Imposter Syndrome - Perception versus Reality — R Voice

Imposter Syndrome - Perception versus Reality

Dahlia T
Dahlia T Member Posts: 40 ✭✭✭
edited March 24 in Self-care & Wellbeing

Although there were parts of this article that did not sit well with me, in general I found it to be an intriguing read. This extract in particular made me pause for a bit to reflect on my own situation. I started asking myself questions such as (1) How much of what we 'think' is actually our 'reality'?, (2) How much do we allow our thoughts to become our realities?, (3) How can go against and possibly turn the tide, using those feelings to improve rather than allowing them to incorrectly author all our present moments?

...Tewfik posits that one of the main definers of imposter syndrome is a gap in how individuals perceive their own competence compared to how competent they actually are. Tewfik wanted to find out how that perceived competence gap might impact on imposters’ careers – both in terms of the quality of their work and their social standing among colleagues.


You can access the full article here https://www.bbc.com/worklife/article/20210315-the-hidden-upside-of-imposter-syndrome

I am purposefully driven to water the soil to grow the seed that is already planted. 

Comments

  • Raj sundaram
    Raj sundaram Member Posts: 110 ✭✭✭✭
    edited March 23

    @Dahlia T wow...guess our interests in articles are similar. I posted about the same article here a few days ago. 😅

    Your thoughts/questions instigated by the article are interesting. Might I recommend - thinking Fast and slow -by Daniel Kahneman...and Dan Airely's works? (Predictably irrational....for instance). They may offer interesting answers to your interesting questions.

    From what I understand, our thoughts are not ours (most of the time). Well...advertising, propaganda, news cycles, politics, watching people buy, sell, negotiate and bargain with each other amidst all this in social settings...almost as if by Pavlovian conditioning.....tells us as much. But this reality is unpalatable to our fierce fervent worship of freewill and worse, individual power and choice - the shaky base on which individualism and capitalism - the pervasive social structure of our current world - is built.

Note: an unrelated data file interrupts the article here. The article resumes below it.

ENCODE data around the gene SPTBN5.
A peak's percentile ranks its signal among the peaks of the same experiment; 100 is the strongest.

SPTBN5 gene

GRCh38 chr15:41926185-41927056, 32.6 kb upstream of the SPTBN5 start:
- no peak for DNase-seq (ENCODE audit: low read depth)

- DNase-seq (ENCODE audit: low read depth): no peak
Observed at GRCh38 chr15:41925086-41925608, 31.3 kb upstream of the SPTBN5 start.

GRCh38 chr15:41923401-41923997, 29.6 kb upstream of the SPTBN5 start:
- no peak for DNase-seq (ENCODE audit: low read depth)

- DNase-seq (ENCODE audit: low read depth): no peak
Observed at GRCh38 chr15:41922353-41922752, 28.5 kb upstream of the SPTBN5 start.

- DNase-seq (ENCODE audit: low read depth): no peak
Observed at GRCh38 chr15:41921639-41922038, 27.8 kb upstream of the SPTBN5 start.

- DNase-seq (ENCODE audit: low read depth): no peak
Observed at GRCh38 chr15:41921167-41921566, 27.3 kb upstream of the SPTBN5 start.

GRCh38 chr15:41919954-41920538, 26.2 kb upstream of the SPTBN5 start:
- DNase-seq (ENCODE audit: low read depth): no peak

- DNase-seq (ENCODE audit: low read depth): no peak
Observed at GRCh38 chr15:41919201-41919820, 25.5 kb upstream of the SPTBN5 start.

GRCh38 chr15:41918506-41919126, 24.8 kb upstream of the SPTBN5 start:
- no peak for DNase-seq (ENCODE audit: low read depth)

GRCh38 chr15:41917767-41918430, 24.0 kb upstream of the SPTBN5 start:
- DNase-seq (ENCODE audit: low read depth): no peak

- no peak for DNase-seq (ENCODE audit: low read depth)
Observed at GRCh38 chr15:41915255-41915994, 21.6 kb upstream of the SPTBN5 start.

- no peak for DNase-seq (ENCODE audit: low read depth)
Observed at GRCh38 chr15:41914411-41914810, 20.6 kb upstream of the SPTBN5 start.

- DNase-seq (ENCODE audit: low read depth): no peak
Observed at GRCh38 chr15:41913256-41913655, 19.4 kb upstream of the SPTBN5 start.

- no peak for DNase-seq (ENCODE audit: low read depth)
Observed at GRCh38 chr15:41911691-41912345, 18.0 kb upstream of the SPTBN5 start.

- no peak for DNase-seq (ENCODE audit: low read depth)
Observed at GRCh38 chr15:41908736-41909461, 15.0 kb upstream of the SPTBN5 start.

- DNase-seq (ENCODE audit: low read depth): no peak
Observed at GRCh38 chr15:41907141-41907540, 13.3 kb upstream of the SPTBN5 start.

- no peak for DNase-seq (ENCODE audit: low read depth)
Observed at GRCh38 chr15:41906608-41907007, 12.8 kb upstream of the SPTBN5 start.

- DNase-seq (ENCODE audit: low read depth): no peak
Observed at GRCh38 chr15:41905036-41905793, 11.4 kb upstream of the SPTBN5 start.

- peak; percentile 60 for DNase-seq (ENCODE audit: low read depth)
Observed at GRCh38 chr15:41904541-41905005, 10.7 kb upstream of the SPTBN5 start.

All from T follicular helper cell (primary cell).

(Many of our "choices" are not our choices really, and freewill is probably a myth existing in our collective imagination...just like nation states or our collective belief that pieces of paper have value.

    If we stop believing in freewill collectively....shit will hit the fan...because we have built a society where individuals supposedly have choice, power and therefore responsibility. If we stop believing pieces of paper have value or nation states exist...wow!🤣 imagine what will happen if all three happen together😅.)

    Anyway....it seems that the actual reality based on actual facts have very little to do with our thoughts on reality. Sadly (or not?), we all seem to make a lot of decisions based on our thoughts on reality, rather than actual reality. Consequence: current state of affairs in the world of humans. Including that of yours truly. Also, part of reality. 🤣

    I don't want to get you depressed any more with my convoluted and depressing opinions on reality about the reality. 🤣

    I'm curious, which parts of the article didn't sit well with you.

    (My own views on the article...are in my post. 😊 )

  • Dahlia T
    Dahlia T Member Posts: 40 ✭✭✭

    Hi there @Raj sundaram , I can't believe I missed your post!! I was searching around for a bit to see if someone else had started a thread but I guess I missed yours. I followed your link and I see you had posted in self-care & wellbeing. Lol, I thought about posting there but then I was like ' hmm, I don't know if that is the best category' ha ha ha, so I ended up in everything and anything. Anyway, you know what, maybe the double posting is supposed to be a continuous yet gentle reminder about important things we keep forgetting. You know simple truths like, you belong at the table or you got to the table because you have what it takes/something to contribute or stop comparing your sense of worth based on that other person at the table etc etc.

    As to which parts did not sit well with me. How about we start with,

    Imposters have perfectionist tendencies, harbouring a secret need to be the very best at what they do. When they are unable to fulfil their perfectionist goals, “imposters often feel overwhelmed, disappointed, and overgeneralise themselves as failures”. A cycle thus emerges in the workplace that causes imposters to forbid themselves from accepting positive feedback on their work.